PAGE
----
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10:00-12:00, May 16 (Saturday)

Session 1. Thresholds of the Present

Jenny Lee (New York University) “The Conditional Future: Cultural Revolution in Contemporary Chinese Art”
Toru Arakawa (The University of Tokyo) “Cézanne, Smithson and the Limitless Scale of the Present”
Aya Kawamura (The University of Tokyo) “Present Life as The Socialist Future: The Image of Workers in Soviet Photo-essays”

Moderator: Gaku Kondo (UTCP)


“The Conditional Future: Cultural Revolution in Contemporary Chinese Art”
Jenny Lee (East Asian Studies, New York University)

In the spring of 2008, Cai Guo-Qiang’s solo exhibition at the Guggenheim Museum in New York City attracted considerable attention in the local press, not least for its gravity-defying installations of automobiles, Plexiglas, and synthetic animals. Audiences responded with alacrity to the ease with which a supposedly iconoclastic artist from China had fit into the global mainstream. The spectacle incited childlike excitement or, more common to the critical reviews, cynical aspersion. One of the novelties of Cai’s show, however, lay in the tribute it contained to the Cultural Revolution: Cai’s remake of the 1965 socialist-realist sculptural installation, Rent Collection Courtyard (收租院). The mutations between the mid-century and contemporary versions of this piece maintain a singular referent for the performance of mass-oriented and mass-produced art that crosses multiple thresholds—temporal, spatial, political-ideological, and socioeconomic. It is not clear precisely what remains of the original piece, persistent from its beginnings to its present, or whether there was an ‘original’ to begin with. This paper will explore the historiographic and aesthetic significance of the work’s instantiations as a means of addressing the broader question of revolution in cultural modernism past and present, as well as its interrelation with the international marketplace.

“Cézanne, Smithson and the Limitless Scale of the Present”
Toru Arakawa (Graduate School of Arts and Sciences, The University of Tokyo)

This paper examines the conflicts of time-scales in the works of Robert Smithson (1938-73) and Paul Cézanne (1839-1906). The main question is how can an artwork embody its own temporality as an emergence in the manifold of time.
Cézanne and Smithson shared deep interests in prehistoric materials. It is famous that one of Cézanne’s old friends was Antoine-Fortuné Marion (1846-1900), a painter and scientist who specialized in geology and zoology. Marion taught Cézanne about the history of the earth and the geological origin of Provence, and how such origins are currently present in color variations in the land. Cézanne’s time consciousness was not only on the scale of the perceptible level, but also on the imperceptible scale of millions of years. As Robert Smithson wrote, “The magnitude of geological change is still with us, just as it was millions of years ago.”
In “Frederick Law Olmsted and the Dialectical Landscape” (1973), Smithson located Cézanne’s landscape as part of the genealogy of “the picturesque.” According to Smithson, the picturesque precedes the mind in its material existence. In addition, the concept of nature is grounded in this dialectics of mind and matter, that is a way of seeing things in a manifold of relations. What Smithson called Cézanne’s “direct encounters with the landscape” seems to take place not only in the reality of timeless shape, but also in the confrontation and interaction with temporality, which is phenomenological and geological at the same time.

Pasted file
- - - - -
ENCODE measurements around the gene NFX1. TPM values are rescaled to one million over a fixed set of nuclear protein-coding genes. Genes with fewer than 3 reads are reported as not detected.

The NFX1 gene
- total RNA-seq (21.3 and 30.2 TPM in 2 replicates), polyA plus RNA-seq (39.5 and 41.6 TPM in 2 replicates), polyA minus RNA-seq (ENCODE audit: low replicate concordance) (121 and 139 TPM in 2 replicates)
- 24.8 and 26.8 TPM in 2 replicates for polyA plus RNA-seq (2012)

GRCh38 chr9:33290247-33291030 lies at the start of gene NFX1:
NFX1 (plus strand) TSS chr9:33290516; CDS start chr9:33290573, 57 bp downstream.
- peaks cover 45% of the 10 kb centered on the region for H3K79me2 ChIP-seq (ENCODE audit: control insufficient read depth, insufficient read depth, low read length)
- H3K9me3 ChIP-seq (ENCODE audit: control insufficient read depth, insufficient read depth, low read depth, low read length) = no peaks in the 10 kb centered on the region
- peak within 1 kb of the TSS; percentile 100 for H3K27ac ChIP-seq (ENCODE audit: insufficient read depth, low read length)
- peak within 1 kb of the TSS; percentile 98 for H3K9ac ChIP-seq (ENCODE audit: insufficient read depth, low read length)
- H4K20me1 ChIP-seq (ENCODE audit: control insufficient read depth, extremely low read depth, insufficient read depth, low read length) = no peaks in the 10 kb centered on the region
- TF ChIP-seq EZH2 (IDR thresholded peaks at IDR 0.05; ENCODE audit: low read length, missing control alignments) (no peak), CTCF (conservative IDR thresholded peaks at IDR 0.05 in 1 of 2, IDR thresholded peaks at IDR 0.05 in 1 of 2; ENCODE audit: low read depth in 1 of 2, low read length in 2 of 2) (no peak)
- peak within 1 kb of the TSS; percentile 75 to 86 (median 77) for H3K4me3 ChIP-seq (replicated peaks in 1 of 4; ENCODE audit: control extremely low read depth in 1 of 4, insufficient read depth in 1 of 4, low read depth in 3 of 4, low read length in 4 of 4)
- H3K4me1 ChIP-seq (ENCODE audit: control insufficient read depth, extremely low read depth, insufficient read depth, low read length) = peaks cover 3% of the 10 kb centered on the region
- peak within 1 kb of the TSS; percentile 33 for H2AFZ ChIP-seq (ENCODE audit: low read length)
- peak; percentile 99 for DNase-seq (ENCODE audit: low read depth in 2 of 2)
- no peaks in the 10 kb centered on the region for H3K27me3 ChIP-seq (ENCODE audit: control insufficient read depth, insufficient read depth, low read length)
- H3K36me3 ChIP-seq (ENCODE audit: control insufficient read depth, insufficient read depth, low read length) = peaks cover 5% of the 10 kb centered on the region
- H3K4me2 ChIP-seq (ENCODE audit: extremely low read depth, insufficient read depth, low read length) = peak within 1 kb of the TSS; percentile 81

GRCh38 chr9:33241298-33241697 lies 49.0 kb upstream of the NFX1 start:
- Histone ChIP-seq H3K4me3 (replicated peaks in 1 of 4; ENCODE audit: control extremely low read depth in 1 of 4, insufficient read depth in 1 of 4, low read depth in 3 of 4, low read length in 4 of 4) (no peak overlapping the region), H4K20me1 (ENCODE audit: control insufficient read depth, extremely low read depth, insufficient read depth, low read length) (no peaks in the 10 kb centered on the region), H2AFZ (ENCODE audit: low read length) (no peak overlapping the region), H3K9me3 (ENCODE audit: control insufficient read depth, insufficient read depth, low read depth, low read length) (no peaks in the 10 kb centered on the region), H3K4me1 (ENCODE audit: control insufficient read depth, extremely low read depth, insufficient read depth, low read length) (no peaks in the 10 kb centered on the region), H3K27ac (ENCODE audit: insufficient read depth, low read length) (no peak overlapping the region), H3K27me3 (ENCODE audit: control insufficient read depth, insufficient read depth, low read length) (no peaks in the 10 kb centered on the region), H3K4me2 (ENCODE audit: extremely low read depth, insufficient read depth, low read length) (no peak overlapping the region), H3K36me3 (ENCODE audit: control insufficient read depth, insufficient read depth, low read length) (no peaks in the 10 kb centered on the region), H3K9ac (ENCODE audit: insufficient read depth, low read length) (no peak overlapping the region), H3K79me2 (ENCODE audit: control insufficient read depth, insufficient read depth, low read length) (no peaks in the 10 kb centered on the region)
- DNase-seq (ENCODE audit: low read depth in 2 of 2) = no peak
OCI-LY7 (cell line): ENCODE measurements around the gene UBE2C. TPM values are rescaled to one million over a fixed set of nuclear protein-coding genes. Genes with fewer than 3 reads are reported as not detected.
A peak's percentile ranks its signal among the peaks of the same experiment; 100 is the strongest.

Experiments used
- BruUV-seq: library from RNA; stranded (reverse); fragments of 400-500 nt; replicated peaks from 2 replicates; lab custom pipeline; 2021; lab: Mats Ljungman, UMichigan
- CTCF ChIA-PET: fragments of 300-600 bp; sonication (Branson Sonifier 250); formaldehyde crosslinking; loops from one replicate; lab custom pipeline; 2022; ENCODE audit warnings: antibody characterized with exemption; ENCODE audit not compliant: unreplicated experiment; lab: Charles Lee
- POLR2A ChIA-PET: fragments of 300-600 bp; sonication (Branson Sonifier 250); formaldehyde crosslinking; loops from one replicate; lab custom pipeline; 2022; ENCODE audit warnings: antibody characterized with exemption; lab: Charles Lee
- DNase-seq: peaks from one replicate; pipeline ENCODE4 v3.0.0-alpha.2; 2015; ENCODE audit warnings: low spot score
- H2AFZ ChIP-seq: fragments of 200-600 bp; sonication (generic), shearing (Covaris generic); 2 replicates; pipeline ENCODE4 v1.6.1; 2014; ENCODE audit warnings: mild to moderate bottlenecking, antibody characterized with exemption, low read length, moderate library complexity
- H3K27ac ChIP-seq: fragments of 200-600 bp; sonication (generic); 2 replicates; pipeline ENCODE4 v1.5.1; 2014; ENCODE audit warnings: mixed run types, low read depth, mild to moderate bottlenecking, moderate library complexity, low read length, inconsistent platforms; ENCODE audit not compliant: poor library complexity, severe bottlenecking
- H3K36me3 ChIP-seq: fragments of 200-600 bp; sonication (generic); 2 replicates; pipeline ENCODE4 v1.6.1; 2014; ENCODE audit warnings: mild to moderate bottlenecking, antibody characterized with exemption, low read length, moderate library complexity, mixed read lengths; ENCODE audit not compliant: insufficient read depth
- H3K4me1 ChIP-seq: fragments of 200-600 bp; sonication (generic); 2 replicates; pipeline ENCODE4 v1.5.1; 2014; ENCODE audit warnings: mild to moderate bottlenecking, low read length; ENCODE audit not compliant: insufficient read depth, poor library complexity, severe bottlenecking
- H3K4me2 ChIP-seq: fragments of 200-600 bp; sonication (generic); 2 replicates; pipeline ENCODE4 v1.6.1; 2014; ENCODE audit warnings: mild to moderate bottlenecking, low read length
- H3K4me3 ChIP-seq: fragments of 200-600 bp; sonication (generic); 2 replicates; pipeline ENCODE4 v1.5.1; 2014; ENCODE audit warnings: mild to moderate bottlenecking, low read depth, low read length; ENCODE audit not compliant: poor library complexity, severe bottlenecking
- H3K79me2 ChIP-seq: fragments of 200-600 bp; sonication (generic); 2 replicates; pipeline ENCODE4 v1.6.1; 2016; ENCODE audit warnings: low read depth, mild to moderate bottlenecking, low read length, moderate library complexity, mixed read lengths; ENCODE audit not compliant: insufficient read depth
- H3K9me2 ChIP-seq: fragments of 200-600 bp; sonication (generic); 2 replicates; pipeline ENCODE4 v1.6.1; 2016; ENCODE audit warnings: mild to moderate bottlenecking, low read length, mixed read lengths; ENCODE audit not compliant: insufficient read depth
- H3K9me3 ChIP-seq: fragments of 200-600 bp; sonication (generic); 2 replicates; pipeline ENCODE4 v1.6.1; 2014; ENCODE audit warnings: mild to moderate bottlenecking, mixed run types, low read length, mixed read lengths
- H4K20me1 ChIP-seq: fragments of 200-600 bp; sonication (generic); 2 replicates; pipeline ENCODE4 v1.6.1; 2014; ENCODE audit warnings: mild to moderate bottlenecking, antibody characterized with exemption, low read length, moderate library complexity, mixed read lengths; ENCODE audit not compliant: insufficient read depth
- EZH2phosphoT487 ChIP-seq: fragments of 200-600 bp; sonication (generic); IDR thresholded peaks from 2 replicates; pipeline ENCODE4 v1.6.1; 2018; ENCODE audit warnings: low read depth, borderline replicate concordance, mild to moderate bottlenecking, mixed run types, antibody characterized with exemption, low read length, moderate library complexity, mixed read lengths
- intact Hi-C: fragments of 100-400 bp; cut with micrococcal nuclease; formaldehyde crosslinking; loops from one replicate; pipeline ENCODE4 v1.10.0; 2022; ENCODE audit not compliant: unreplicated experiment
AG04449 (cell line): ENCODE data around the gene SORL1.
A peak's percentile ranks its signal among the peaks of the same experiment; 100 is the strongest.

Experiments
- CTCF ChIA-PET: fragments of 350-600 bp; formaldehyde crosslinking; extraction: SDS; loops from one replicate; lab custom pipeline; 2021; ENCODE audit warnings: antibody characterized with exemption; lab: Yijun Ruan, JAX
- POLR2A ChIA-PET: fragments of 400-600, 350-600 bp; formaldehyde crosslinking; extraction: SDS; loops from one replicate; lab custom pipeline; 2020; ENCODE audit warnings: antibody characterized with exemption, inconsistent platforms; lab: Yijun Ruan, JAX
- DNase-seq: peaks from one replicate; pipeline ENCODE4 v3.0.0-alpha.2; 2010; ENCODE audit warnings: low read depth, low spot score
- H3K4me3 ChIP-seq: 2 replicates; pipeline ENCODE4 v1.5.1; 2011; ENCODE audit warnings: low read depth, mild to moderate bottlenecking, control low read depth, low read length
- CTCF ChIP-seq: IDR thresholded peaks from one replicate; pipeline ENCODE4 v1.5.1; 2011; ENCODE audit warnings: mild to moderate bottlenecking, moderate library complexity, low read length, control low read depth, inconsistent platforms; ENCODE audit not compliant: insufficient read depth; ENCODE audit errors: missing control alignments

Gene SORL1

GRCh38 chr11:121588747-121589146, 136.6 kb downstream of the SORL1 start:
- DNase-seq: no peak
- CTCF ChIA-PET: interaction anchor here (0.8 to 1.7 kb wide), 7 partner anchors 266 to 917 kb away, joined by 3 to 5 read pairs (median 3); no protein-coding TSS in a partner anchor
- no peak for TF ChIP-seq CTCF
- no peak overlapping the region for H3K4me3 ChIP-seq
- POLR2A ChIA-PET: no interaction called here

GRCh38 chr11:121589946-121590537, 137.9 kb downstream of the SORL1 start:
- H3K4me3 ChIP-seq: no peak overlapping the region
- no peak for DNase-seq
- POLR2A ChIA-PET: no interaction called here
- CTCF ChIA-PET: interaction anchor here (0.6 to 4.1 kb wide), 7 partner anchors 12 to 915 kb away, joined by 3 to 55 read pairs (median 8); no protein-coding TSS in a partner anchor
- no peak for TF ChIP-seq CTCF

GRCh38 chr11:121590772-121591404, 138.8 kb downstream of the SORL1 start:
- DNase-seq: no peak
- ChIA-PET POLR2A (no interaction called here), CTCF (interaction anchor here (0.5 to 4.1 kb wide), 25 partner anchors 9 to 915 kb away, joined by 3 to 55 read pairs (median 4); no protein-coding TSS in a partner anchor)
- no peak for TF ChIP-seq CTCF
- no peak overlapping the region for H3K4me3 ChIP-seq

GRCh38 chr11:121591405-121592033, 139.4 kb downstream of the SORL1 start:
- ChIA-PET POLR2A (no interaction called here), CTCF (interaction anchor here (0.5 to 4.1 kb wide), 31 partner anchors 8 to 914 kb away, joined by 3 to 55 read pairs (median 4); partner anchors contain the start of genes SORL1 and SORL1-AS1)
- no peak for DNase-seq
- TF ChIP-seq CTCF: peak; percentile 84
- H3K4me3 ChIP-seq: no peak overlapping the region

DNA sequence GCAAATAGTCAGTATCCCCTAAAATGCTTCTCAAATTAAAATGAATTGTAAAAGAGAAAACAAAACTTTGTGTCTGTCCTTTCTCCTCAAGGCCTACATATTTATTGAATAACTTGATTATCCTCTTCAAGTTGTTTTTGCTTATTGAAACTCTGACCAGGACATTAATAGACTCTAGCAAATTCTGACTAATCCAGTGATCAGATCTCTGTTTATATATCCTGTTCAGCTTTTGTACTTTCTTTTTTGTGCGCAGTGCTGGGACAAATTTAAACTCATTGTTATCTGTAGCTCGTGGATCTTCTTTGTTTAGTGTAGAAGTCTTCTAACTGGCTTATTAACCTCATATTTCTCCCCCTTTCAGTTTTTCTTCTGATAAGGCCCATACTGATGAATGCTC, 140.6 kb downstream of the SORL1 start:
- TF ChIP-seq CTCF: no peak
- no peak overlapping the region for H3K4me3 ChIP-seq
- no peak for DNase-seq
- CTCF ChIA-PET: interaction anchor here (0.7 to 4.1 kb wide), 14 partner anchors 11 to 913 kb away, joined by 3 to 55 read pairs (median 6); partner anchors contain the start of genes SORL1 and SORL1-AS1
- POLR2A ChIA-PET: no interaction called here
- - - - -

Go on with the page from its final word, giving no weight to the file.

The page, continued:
From this perspective, I would like to analyze several works of Smithson and Cézanne in parallel, focusing on the intersection of different time-scales. Above all, Cézanne’s The Cabanon of Jourdan (1906) will be analyzed through Smithson’s Partially Buried Woodshed (1970), showing how these works contain the plurality of time, and how their temporal relation can be extended to the natural history of art.

“Present Life as The Socialist Future: The Image of Workers in Soviet Photo-essays”
Aya Kawamura (Graduate School of Arts and Sciences, The University of Tokyo)

In the 1920s and the 30s, the genres of Foto-serija (Photo-series) and Foto-Ocherk (Photo-Essays) emerged in Soviet journalism. They were series of photographs connected through a story or a specific theme, published by famous photographers in graphic magazines. The development of Soviet Photo-essays corresponds to the growth of socialist realist literature. While in realist novels the author depicts “what is” in general, in socialist realist literature the author depicts “what ought to be.” In other words, socialist realist Literature describes the possible future of a socialist society as an idealized present. Furthermore, in this literature the distinction between fiction and nonfiction is not clear.
In this paper, I analyze three important moments in the development of the soviet photo-essays. First, by examining several photo-series published in the journal “Dajoshi!” (Let’s Give!) and “30 dnei” (30days), I discuss how the soviet industries were represented in those photo-essays. Second, focusing on the essay “24 Hours in the Life of a Moscow Worker Family,” published in “Soviet Photo,” I analyze the idealization of workers’ life, as well as the discussion on the “dramatization” of those photographs initiated by soviet photographers and critics. Third, considering the photo-essay “Giant and Builder” in the journal “USSR under Construction,” I examine how the growth of the worker, from an illiterate peasant to an elite worker, was presented. Based on the theory of socialist realist literature, I try to show how Soviet photo-essays represented the fictional future of socialism by taking the form of the present reality.

© UTCP Graduate Student Conference Committee, 2009.